You've almost certainly heard about that Monday Night Football thing. Not on television or on the internet or in a newspaper, although all of those are possible. "Heard" as in "heard, with actual ears, the collective thrumming 'oof' and periodic bellowed hoots of indignation from sea to shining, rageful sea." That ambient and totally justified displeasure speaks for itself; the image at right, courtesy of our dude @Straightbangin speaks even more clearly. But let's talk about it, briefly, anyway.
In a way, the Monday Night game that the scab refs unjustly handed to the Seattle Seahawks almost reflects well upon those refs: it took three weeks for them to undeniably and incontrovertibly transfer a victory from one team to another through sheer overmatched biffery. Given how appallingly and plainly overmatched the refs have been from the jump—"These assholes," Drew Magary explains with his usual patience at Slate, "don't know the rules"—that is longer than we probably had any right to expect. But games were being bent well out of shape in a bunch of different ways, as Grantland's Charlie Pierce noted, well before the force of scabular incompetence fully uprooted and flipped an outcome on Monday. It has been bad. We've been over this, and so has everyone else.
But, in the wake of the inevitable objectively-fucked-up game result, everyone is going over it again, a little bit louder now. In writing the Daily Fix this morning, I waded some way into this new tide of fresh bile. In writing my column for Vice, I made my contribution to it. There is only so much more to say about this, and only so much more anyone could possibly want to read. Still, there's one thing that bears repeating.
Because for all the fuming and fussing about what happened on Monday, and Sunday, and on the Sundays before, there still seems to be a certain willful missing of the central insult around which all these smaller weekly insults are in orbit. There are the real-time obituaries for The Sanctity Of A Great American Game and the be-spittled demands for action by Roger Goodell or the officials union or both, and those are all understandable if maybe somewhat overstated. There are silly but tellingly of-the-moment semantic debates and meta-assignments of blame or causality and facepalm-y "insider" considerations of what this will do to/for Roger Goodell's "legacy," which are less understandable and more dumb, but recognizably representative of the weird distance and celebrity-addled fatuity and petulant self-prioritization to be found in various corners of the sports discourse.
But there is, finally, only one thing to find at the bottom of all this, and it's worth repeating. This whole florid thing springs from a cold—and, it seems so far, astute—calculation on the part of the NFL's Rand-oid ownership class. That calculation, which is not precisely new but has a new manifestation over these last three weeks, is that people will watch NFL games no matter what, no matter how slow or poor or wrong or off or dangerous things are allowed to become on the field. Take away the recent developments—the touchdown catch that shouldn't have been; the players hesitantly moving towards solidarity with the refs; professional line-toe'rs like Jim Nantz struggling to find polite ways to describe the moraine of bullshit his bosses' righteous avarice has deposited over the last three weeks—and this all boils down to a very well-considered middle finger from the owners to everyone else involved in the broader NFL transaction.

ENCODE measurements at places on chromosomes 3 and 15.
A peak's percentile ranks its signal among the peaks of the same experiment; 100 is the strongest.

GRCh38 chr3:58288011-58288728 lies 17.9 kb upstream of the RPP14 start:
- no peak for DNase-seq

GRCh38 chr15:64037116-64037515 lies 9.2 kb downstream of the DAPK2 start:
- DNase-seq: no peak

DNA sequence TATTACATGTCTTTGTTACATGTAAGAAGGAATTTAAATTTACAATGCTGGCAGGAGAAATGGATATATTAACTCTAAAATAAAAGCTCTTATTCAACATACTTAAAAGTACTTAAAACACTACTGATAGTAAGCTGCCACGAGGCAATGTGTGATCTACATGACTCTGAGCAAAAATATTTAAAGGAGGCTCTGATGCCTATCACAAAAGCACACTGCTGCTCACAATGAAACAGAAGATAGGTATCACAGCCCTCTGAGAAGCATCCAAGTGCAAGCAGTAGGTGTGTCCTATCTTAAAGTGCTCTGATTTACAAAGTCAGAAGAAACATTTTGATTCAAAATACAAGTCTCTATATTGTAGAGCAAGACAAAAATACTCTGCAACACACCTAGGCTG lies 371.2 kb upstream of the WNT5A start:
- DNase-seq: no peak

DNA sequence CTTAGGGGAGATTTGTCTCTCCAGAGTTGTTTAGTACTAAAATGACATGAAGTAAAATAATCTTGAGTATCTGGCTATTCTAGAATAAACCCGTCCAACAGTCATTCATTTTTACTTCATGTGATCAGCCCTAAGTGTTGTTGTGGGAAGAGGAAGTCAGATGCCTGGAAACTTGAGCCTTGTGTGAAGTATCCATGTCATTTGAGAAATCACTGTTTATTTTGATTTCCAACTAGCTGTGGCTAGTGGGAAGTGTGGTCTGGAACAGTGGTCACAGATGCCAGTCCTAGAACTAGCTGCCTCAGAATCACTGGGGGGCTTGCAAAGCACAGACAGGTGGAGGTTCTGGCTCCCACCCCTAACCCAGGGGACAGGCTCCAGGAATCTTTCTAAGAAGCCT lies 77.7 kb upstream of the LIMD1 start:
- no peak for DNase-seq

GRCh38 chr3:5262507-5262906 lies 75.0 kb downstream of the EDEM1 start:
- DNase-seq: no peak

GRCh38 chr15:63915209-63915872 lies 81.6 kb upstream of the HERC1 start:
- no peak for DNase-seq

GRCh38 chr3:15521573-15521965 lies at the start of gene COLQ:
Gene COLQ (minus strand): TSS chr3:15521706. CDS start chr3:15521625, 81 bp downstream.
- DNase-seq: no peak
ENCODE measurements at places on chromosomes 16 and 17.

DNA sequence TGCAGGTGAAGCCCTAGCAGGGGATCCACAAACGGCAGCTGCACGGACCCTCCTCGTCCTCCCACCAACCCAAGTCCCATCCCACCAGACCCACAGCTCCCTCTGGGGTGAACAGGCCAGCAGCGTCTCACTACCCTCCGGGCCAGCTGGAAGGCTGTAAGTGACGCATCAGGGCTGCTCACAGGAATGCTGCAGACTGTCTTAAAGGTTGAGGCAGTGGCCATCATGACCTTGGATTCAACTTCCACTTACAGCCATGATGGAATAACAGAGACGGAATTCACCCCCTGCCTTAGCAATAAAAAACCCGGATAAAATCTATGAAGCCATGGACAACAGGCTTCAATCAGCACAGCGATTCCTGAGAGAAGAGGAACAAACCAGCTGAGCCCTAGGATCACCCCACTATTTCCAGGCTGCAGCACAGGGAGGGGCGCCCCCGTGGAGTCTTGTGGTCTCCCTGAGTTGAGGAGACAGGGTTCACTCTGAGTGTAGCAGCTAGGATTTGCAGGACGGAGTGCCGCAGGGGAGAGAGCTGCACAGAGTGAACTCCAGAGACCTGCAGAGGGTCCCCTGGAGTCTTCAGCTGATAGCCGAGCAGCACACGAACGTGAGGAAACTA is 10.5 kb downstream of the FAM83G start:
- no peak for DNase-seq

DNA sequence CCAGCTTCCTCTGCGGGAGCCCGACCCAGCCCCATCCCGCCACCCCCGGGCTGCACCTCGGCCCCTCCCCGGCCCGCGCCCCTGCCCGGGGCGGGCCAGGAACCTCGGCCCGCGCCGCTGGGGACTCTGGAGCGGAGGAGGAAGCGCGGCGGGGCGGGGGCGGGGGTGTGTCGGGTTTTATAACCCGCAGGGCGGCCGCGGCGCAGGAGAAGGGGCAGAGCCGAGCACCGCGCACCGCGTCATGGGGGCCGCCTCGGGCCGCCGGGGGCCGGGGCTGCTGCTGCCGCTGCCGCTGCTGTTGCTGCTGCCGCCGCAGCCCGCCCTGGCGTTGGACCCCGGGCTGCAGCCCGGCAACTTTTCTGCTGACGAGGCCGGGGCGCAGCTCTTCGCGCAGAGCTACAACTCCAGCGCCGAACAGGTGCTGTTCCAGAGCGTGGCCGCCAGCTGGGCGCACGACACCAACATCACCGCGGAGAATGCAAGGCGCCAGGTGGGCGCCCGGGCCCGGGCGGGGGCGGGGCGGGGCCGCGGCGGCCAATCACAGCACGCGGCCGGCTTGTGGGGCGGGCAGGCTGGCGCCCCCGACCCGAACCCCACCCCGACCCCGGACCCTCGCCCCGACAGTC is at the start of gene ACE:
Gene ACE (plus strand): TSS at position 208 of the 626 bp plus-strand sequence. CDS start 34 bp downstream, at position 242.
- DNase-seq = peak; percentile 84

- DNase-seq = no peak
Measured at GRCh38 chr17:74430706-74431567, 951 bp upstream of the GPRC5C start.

Owners asked NFL refs to quit their day jobs, then offered them a 16% pay cut; the sticking point now is a pension obligation that amounts to something on the order of $300,000 per team, per season. This should not be insurmountable, but it is: the officials are not budging, and the feudal vanity cases in the ownership suites are standing on noxious principle, righteously living out union-busting fap-fantasies (for a second straight year!) because they believe they can and will survive all this both intact and some small amount richer.
All of us, fans and owners and bloggers and players and people who are merely sick of seeing their Twitter feeds choked with all these different flavors of righetousness, want the games to go on with the real officials. The only people with the power to do anything about that are in the owners' boxes, the ones Jim Nantz tells his little stories about. That they haven't and won't pay up to make their hugely profitable product palatable says a good deal about them. It says a lot more about how they think of us, and of the game that enriches them. I won't pretend to know what you or I can do about this problem; it's tangled, and the NFL's decision-makers have made clear that the one-sided argument that's so compromised the season so far has little to do with us, or what we might want. But we might as well understand the problem as what it is.